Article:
Although Eakins is now considered one of the great masters of nineteenth-century American art, his work, surprisingly, has not been extensively exhibited on the West Coast. During his lifetime, the artist showed close to home, primarily in Philadelphia and nearby New York City. Not until the end of his life, in 1915, did he display on the West Coast, at the Panama-Pacific Exposition in San Francisco. After his death, Eakins’s widow, in a concerted effort to sell some of the extensive oeuvre that remained in her possession, organized traveling exhibitions of his paintings. The 1927 West Coast tour of twenty-five paintings was the first and last showing of Eakins’s paintings in Los Angeles—until now.

Although I have problems with the way the work is displayed in “Manly Pursuits”, it’s well worth the trip.  Eakins’s work doesn’t need a “steampunk” version of the rigging and ropes which were placed around the show’s advertising banners; the visual clutter detracted from the paintings. I had just viewed the Fisher Collection at SFMOMA which is organized and hung so beautifully that it sensitized me to how a show looks when it’s well.  I wouldn’t say that the Eakins show was hung badly; it just wasn’t hung well enough for a museum of LACMA’s stature. The introductory banner of John L. Sullivan was nice but it really didn’t mirror Eakins’s vision which was far darker and internal.

I also appreciate that the curators avoided any of the controversies around his sexuality. They let the works speak for themselves. A wall text—there is no catalog—attests that modern sports signaled a new economic possibility for leisure time and a novel means of class mobility. (The wrestlers have sunburned faces and hands, meaning they’re probably working-class young men.)

Thomas Eakins, The Champion Single Sculls (Max Schmitt in a Single Scull), 1871
Oil on canvas, 32 1/4 x 46 1/4 in.
(Courtesy Metropolitan Museum of Art)

I doubt if I will be traveling to Philadelphia any time soon where Eakins’s masterpiece, The Gross Clinic, has been restored and will be on display until 2011. The last time I was in the East Coast, all of the Eakins’s paintings that I saw were in need of serious cleaning; the 19th century varnish had darkened so much that you couldn’t see a lot of the painting through the murk. Additionally, none of his drawings or the photographs that he used were on exhibit.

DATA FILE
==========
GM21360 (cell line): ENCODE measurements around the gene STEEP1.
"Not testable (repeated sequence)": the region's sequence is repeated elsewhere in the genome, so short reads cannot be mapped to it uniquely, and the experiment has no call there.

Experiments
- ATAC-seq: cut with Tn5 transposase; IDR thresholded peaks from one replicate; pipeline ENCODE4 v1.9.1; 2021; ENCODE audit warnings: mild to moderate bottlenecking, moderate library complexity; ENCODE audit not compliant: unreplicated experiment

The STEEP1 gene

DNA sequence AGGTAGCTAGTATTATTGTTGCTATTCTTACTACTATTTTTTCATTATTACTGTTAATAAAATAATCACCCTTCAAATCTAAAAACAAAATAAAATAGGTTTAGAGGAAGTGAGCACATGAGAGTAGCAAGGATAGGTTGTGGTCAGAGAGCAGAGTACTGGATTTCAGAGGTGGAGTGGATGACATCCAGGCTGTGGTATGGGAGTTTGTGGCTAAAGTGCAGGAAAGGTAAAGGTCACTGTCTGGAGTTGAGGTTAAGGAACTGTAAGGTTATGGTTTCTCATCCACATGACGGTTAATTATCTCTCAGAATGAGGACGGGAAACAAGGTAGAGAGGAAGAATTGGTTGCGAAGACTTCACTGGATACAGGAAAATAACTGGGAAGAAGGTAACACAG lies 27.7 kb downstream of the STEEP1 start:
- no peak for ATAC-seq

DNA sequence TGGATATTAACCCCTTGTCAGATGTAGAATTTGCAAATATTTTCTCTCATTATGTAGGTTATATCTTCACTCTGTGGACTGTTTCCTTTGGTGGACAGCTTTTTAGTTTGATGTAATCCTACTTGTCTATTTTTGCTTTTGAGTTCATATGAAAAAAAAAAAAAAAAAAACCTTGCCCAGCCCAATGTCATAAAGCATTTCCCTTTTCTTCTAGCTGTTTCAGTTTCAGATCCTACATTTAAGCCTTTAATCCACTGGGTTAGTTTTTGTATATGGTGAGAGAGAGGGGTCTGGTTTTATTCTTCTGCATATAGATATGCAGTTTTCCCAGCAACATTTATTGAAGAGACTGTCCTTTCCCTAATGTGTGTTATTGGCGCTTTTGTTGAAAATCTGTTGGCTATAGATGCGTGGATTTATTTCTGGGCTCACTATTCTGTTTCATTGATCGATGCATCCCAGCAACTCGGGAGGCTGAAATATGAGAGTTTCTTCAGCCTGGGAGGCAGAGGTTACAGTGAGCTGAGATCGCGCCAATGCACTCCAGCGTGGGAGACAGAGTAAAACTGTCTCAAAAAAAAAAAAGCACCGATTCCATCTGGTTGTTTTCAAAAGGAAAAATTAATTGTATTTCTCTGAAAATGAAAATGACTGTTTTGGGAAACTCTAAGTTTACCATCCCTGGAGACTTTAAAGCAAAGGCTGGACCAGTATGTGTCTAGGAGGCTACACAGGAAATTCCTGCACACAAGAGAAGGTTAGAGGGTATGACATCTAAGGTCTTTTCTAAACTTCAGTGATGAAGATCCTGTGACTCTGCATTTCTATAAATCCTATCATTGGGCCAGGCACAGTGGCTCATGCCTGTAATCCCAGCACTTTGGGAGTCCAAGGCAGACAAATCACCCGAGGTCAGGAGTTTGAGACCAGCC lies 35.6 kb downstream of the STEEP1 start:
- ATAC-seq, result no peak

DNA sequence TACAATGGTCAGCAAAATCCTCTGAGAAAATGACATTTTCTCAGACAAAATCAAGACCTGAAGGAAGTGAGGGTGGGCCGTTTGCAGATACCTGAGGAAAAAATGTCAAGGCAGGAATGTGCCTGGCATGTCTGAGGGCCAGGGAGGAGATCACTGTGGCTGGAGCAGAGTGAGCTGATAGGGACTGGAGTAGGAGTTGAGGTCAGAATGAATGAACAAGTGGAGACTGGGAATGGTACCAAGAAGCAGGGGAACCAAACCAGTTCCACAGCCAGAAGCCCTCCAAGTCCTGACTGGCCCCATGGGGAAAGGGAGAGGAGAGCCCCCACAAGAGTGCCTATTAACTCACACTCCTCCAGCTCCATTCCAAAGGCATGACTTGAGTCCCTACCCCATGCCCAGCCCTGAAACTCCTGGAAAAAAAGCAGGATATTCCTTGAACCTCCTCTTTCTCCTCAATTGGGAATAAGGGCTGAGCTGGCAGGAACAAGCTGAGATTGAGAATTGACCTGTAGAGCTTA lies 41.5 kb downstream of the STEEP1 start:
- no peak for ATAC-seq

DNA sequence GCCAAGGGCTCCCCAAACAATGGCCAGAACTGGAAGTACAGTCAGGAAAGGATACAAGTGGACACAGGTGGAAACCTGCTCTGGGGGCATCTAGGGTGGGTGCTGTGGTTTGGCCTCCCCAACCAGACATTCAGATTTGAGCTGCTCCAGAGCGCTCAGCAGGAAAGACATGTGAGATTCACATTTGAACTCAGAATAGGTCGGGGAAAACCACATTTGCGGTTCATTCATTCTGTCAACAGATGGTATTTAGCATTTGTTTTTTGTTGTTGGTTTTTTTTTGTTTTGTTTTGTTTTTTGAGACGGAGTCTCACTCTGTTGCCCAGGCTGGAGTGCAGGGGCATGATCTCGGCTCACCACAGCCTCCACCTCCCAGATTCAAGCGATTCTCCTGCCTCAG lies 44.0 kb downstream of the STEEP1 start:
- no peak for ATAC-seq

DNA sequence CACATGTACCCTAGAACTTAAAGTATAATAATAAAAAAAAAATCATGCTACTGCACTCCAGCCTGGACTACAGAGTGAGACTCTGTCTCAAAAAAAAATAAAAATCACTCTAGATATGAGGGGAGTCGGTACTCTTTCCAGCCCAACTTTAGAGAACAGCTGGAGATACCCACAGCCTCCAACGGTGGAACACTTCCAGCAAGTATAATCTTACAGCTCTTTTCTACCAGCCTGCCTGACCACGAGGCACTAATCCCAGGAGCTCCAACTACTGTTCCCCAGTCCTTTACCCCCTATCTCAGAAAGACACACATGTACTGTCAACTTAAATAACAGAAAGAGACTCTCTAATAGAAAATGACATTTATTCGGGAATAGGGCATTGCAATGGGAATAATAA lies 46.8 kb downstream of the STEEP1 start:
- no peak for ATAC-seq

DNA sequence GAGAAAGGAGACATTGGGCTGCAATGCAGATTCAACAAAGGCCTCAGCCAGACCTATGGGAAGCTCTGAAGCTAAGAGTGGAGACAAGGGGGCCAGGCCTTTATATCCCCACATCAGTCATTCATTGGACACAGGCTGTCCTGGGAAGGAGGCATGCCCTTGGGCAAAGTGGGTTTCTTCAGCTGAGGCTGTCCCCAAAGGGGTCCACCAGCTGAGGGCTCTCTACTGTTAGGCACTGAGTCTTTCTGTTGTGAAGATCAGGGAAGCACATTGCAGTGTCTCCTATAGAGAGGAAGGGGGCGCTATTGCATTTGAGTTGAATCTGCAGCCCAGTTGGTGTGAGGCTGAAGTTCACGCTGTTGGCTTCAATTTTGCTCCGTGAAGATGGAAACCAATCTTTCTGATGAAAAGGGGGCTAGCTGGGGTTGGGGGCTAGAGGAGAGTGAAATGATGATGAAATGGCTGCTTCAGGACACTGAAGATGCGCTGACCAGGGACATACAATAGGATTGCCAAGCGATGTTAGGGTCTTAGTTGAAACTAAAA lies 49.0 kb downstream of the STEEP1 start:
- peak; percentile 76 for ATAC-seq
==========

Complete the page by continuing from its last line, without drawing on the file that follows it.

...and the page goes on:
So this show is a much needed look at at one of American’s genuine Old Masters. One of the things that I liked about Eakins is that his work is not controversial for the sake of being controversial; there’s no sense of “look at what I did, see how modern and transgressive and just oh-so-chic I am.” He certainly had the ego and used it, sometimes to his own detriment, but the grand standing that so often passes for talent in modern art is just not on display.

Thomas Eakins, The Swimming Hole, 1884/5
Oil on canvas, 32 1/4 x 46 1/4 in.
(Courtesy Amon Carter Museum)

Organized exclusively for LACMA by Ilene Susan Fort, the museum’s Gail and John Liebes Curator of American Art, the exhibition celebrates the museum’s acquisition of Eakins’s last great sporting painting, Wrestlers (1899)—which also happens to be one of the single most important American paintings ever acquired by LACMA. Featuring around 60 oil paintings, drawings, watercolors, photographs, and sculpture by the great American master, the exhibition serves as a rare opportunity to examine for the first time the entire range of sporting images by this iconic American artist.